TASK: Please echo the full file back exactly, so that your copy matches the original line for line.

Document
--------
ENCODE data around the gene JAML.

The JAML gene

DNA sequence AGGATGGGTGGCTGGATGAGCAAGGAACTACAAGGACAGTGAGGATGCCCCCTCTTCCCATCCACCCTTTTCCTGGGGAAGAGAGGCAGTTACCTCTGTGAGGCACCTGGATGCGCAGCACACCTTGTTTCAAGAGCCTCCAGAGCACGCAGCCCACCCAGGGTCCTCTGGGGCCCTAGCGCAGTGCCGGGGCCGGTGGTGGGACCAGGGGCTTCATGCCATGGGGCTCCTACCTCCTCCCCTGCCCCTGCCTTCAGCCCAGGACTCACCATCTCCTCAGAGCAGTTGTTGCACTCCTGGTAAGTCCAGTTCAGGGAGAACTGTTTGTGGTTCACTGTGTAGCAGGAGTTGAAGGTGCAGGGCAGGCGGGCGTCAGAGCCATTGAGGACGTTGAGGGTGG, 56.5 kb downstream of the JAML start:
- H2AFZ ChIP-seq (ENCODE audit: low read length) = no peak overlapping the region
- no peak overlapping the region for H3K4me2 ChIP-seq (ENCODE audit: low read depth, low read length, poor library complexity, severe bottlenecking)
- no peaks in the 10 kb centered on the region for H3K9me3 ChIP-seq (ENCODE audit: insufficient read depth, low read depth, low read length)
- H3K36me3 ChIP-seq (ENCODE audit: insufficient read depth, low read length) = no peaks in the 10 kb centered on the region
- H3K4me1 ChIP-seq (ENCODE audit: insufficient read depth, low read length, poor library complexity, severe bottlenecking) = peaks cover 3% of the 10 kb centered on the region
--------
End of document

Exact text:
ENCODE data around the gene JAML.

The JAML gene

DNA sequence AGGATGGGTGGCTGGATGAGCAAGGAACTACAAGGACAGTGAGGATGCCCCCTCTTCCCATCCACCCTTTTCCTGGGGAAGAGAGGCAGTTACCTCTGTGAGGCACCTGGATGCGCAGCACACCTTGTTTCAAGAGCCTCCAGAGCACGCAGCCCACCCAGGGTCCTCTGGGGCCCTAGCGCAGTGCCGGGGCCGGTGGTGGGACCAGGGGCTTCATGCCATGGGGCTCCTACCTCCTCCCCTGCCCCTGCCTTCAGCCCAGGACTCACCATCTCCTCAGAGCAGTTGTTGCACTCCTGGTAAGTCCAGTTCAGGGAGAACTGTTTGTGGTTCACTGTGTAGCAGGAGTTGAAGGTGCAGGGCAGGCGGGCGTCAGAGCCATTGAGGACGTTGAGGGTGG, 56.5 kb downstream of the JAML start:
- H2AFZ ChIP-seq (ENCODE audit: low read length) = no peak overlapping the region
- no peak overlapping the region for H3K4me2 ChIP-seq (ENCODE audit: low read depth, low read length, poor library complexity, severe bottlenecking)
- no peaks in the 10 kb centered on the region for H3K9me3 ChIP-seq (ENCODE audit: insufficient read depth, low read depth, low read length)
- H3K36me3 ChIP-seq (ENCODE audit: insufficient read depth, low read length) = no peaks in the 10 kb centered on the region
- H3K4me1 ChIP-seq (ENCODE audit: insufficient read depth, low read length, poor library complexity, severe bottlenecking) = peaks cover 3% of the 10 kb centered on the region